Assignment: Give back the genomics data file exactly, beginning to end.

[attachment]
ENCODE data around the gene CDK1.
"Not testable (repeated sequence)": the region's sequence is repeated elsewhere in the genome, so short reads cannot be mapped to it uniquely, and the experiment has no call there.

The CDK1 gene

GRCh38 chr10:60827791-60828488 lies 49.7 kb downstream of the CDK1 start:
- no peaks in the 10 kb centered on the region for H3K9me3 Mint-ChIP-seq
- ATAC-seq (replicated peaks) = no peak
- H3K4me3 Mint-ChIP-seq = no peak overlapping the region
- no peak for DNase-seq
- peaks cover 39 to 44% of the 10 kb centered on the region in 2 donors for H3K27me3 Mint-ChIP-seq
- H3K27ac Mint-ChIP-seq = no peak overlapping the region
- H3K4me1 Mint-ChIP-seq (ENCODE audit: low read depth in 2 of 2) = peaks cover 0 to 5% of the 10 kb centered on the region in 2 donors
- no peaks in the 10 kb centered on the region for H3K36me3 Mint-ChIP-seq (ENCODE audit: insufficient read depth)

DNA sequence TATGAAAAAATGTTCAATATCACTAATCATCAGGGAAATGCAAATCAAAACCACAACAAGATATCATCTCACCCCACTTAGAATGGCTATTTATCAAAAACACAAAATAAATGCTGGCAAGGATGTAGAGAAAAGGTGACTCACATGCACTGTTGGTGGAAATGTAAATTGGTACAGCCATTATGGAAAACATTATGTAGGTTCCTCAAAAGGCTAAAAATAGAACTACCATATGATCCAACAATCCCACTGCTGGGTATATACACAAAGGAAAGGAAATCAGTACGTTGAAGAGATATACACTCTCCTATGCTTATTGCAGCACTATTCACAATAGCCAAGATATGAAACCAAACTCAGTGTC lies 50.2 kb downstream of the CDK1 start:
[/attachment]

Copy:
ENCODE data around the gene CDK1.
"Not testable (repeated sequence)": the region's sequence is repeated elsewhere in the genome, so short reads cannot be mapped to it uniquely, and the experiment has no call there.

The CDK1 gene

GRCh38 chr10:60827791-60828488 lies 49.7 kb downstream of the CDK1 start:
- no peaks in the 10 kb centered on the region for H3K9me3 Mint-ChIP-seq
- ATAC-seq (replicated peaks) = no peak
- H3K4me3 Mint-ChIP-seq = no peak overlapping the region
- no peak for DNase-seq
- peaks cover 39 to 44% of the 10 kb centered on the region in 2 donors for H3K27me3 Mint-ChIP-seq
- H3K27ac Mint-ChIP-seq = no peak overlapping the region
- H3K4me1 Mint-ChIP-seq (ENCODE audit: low read depth in 2 of 2) = peaks cover 0 to 5% of the 10 kb centered on the region in 2 donors
- no peaks in the 10 kb centered on the region for H3K36me3 Mint-ChIP-seq (ENCODE audit: insufficient read depth)

DNA sequence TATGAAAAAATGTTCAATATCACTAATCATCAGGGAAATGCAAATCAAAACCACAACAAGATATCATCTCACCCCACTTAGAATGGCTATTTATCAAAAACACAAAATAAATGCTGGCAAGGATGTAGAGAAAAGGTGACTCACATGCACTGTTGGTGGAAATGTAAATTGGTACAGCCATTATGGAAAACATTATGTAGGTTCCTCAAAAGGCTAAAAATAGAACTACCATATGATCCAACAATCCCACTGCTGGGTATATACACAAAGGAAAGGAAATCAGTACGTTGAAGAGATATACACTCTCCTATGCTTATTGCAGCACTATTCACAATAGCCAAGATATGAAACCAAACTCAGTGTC lies 50.2 kb downstream of the CDK1 start: